A 3-mills police levy on the November ballot and a JEDD agreement with Miller Lane businesses are keys to keeping the police force at an effective level according to the township administrator and the director of development.
If the levy - which failed by 105 votes out of 2,341 cast in March - fails again, it could force the police department to be cut in half - from 12 to six - by 2014. The department laid off two officers last year and another retired. Still another resigned to take another job last week, reducing the force to 11.
Passage of the levy would add about $339,000 to the police budget, said township administrator Kimberly Lapensee, allowing the rehiring of two officers.
How much a Joint Economic Development District agreement would add is speculation. Estimates are in excess of $250,000. Employees would pay that through a 2 percent tax, which would replace the income tax from cities where they live.
A person who lives in Vandalia and pays 2 percent on income, would pay that to Butler Township instead of Vandalia, which would administer the JEDD and recoup some lost revenue with a 15 percent fee paid by the township.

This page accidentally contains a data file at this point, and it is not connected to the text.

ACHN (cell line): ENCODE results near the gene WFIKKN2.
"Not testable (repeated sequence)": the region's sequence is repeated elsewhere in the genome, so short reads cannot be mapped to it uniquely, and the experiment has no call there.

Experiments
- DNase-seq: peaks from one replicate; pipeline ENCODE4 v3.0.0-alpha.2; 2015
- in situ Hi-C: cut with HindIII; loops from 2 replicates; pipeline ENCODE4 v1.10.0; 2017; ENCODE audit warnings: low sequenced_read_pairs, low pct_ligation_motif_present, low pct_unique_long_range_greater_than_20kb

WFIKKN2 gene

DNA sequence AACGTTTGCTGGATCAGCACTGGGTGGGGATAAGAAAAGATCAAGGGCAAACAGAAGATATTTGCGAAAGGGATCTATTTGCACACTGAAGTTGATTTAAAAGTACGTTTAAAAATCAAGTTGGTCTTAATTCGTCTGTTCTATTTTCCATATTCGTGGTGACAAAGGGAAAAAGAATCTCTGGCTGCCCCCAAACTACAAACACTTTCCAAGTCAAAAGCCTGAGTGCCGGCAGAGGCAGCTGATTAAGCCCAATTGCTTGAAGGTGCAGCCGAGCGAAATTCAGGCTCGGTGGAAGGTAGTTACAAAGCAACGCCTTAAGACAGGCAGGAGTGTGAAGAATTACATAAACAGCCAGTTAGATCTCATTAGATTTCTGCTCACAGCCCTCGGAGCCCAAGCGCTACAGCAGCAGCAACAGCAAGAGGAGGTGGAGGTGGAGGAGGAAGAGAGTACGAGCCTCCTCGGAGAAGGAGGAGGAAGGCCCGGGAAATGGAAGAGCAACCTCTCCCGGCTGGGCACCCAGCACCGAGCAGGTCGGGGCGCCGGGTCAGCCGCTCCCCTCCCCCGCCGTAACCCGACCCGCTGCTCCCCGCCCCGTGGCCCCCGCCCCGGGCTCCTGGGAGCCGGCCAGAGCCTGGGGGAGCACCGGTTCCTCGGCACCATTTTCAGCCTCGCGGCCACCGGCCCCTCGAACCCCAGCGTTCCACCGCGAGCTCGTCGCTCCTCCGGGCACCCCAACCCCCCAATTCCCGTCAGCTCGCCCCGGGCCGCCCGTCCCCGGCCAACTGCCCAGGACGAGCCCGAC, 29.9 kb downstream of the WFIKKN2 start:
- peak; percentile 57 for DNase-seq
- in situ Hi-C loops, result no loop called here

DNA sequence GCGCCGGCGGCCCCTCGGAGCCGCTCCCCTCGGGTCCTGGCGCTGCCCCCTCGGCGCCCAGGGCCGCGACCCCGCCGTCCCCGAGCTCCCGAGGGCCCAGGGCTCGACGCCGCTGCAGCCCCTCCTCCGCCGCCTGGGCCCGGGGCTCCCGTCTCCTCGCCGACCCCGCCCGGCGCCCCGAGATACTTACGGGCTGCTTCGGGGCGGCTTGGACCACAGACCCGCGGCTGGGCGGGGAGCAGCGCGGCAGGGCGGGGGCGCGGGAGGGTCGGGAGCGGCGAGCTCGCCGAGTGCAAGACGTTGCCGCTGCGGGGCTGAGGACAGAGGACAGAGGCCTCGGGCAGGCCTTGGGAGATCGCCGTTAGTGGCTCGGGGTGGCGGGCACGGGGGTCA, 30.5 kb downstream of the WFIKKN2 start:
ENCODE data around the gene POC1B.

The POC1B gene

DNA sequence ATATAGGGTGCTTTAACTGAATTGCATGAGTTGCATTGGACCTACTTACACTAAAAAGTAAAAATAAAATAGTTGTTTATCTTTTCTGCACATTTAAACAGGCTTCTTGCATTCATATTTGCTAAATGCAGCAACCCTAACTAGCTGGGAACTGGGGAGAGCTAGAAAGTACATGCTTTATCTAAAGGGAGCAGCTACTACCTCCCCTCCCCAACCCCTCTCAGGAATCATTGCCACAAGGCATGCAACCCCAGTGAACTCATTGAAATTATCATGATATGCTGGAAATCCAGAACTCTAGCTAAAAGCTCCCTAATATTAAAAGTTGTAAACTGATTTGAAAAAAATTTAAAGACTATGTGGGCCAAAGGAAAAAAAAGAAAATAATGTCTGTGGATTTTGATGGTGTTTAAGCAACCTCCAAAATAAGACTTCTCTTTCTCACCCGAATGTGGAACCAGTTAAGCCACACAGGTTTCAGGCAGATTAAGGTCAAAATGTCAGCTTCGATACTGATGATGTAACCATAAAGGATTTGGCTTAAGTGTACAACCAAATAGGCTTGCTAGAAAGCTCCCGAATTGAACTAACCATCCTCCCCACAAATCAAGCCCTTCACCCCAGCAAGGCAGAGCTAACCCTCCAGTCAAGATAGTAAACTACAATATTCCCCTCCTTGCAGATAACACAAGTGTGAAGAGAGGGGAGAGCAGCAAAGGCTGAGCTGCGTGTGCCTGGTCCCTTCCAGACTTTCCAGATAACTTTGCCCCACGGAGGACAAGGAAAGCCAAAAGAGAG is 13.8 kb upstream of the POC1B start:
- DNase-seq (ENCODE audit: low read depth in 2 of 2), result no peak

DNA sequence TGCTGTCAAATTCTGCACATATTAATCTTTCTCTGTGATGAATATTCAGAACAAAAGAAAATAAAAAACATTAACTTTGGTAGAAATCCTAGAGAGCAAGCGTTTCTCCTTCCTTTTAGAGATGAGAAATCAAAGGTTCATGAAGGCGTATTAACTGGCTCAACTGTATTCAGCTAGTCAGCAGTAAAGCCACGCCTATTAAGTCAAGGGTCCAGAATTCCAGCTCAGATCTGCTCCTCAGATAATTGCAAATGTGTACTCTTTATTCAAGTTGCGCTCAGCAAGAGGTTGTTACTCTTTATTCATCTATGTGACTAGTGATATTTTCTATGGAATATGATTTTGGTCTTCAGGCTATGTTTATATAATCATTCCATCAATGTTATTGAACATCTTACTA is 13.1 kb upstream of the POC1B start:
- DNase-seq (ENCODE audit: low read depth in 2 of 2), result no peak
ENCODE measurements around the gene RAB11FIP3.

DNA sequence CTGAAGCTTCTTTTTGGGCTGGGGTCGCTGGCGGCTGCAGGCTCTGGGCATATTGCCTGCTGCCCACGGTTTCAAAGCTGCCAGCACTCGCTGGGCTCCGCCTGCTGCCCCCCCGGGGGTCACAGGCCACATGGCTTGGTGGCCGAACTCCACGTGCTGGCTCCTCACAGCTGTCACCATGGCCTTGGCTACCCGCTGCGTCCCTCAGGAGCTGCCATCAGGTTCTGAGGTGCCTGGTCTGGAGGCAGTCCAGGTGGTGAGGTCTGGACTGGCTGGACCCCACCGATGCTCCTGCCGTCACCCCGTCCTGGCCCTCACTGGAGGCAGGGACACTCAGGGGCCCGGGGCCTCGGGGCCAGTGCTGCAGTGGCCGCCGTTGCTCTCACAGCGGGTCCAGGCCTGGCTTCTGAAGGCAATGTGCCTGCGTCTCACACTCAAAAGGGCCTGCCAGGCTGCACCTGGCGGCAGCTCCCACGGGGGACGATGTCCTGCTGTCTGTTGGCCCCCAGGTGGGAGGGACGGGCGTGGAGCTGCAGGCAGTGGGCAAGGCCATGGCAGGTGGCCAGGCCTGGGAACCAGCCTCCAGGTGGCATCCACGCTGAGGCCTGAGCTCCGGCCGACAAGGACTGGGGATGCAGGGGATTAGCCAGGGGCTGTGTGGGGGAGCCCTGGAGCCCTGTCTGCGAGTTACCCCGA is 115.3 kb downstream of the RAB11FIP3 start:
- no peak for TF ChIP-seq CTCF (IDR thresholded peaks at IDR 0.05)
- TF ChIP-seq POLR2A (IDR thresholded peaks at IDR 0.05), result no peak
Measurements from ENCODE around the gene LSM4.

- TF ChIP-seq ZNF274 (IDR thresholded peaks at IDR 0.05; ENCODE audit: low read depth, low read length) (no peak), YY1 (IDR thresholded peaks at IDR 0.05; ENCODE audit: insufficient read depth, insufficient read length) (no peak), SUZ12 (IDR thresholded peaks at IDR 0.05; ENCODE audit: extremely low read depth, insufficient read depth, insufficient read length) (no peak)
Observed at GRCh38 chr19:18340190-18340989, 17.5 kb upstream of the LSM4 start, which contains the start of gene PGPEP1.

While all the businesses have been asked to join the JEDD, all would have to join to make it worthwhile for the township. If businesses employing 51 percent of the workers join, the township can declare the rest of the strip under the JEDD as well.
Key, of course, are sister stores Wal-Mart and Sam’s Club, the two biggest employers in the area, who appeared to sign on last year, except a confirming e-mail was sent to the township by a payroll tax analyst instead of the company president. The JEDD is necessary on Miller Lane, Lapensee said, because that area attracts the largest concentration of people, not all of them from Butler Township.
“We want people to feel safe there,” Lapensee said, “but we don’t want to use all our police just on Miller Lane and forget about the rest of the township. We need both the levy and the JEDD, which would take us to about 2019.”
More than half the township police calls come from Miller Lane, with Wal-Mart and Sam;s the biggest users. Butler police used to answer every call to Wal-Mart, but now any shoplifting under $50 must be handled by Wal-Mart officials.
So far this year, more than 1,800 police calls have been made from Miller Lane, more than 300 by Wal-Mart and in excess of 60 by Sam’s.
“I think they will be part of the JEDD,” said Jeff Bothwell, Butler Township’s director of development. “I’m getting good vibes. But everything at Wal-Mart happens at a deliberate pace.”
Wal-Mart is still considering the proposal.
“Wal-Mart is taking a serious look at this,” a spokesperson said, “however, at this time, no decision has been made.”
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